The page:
The ICU was located on the top floor and was it's own world, far away from the rest of the hospital. The "family room" for the families of patients was equipped with lockers, a TV, a computer with Internet, a refrigerator, microwave, and unlimited free coffee. We practically moved in and had someone (usually a large group) with my dad 24-hours a day. 

I admit to being more than a little surprised and proud that the ICU had such an international population. My father's room was between a Palestinian family next door to the right and a Native American family to the left. There was a Somali family across the hall and a Latino family at the end of the corridor. The refrigerator in the family room reflected this diversity with tortillas stacked on top of pita bread and cilantro-infused chicken leaning next to grilled lamb. During meal times the room overflowed with large families eating together and I was reminded of middle-school field trips to the "Festival of Nations," where food carts offered specialties from over 100 different countries.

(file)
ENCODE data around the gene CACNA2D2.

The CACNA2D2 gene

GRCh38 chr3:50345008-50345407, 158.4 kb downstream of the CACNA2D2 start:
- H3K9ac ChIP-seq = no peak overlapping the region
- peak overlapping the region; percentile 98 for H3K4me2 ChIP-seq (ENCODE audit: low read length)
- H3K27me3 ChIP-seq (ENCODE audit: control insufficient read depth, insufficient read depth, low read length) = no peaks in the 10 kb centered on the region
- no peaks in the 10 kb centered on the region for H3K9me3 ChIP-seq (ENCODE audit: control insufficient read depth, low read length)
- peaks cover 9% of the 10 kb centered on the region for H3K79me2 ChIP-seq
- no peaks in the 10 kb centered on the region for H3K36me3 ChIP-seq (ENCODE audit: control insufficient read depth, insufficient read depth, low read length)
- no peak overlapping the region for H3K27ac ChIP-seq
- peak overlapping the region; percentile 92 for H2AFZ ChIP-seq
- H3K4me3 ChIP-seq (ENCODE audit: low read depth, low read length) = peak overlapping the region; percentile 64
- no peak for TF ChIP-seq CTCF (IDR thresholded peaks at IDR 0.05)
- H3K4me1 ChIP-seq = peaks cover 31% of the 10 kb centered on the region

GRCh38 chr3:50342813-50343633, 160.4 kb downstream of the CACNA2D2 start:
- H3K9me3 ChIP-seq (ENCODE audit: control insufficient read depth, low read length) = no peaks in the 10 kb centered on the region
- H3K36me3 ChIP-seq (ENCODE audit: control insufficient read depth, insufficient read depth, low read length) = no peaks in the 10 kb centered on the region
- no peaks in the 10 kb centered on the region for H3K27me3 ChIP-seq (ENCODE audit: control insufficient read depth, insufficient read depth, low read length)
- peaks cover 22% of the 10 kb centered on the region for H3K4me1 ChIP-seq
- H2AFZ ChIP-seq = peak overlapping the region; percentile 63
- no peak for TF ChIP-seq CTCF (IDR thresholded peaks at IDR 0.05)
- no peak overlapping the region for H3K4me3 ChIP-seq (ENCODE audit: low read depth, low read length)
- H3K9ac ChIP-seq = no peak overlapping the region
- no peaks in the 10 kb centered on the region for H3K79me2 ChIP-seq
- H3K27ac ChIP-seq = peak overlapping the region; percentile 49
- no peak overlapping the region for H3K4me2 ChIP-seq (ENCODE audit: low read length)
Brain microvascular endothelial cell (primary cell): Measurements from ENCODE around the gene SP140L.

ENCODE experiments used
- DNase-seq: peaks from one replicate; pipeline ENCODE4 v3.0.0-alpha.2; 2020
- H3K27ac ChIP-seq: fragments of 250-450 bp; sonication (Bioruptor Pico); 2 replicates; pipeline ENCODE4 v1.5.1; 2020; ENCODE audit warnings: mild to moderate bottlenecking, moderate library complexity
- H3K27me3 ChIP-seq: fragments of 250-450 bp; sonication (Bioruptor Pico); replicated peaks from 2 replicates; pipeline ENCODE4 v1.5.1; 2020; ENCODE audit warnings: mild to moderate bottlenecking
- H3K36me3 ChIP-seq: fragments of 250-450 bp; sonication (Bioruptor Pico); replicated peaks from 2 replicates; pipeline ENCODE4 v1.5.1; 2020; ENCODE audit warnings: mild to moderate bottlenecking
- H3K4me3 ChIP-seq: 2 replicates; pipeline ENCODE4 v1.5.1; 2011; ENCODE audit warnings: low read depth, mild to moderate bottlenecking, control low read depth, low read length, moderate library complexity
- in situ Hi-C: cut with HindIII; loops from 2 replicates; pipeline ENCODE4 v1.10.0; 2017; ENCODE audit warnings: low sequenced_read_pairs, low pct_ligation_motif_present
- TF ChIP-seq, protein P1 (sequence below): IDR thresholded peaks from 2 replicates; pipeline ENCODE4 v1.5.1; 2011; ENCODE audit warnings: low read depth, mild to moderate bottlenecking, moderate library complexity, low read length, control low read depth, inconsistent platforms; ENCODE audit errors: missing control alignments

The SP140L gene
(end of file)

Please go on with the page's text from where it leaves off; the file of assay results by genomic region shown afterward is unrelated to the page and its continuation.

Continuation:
One day the Native American family performed a healing ceremony and burned sage in their room. The nurses came let us know so we would know the source of that distinct smell as it wafted throughout the hallways. I was hoping that it would drift into my dad's room and help him too.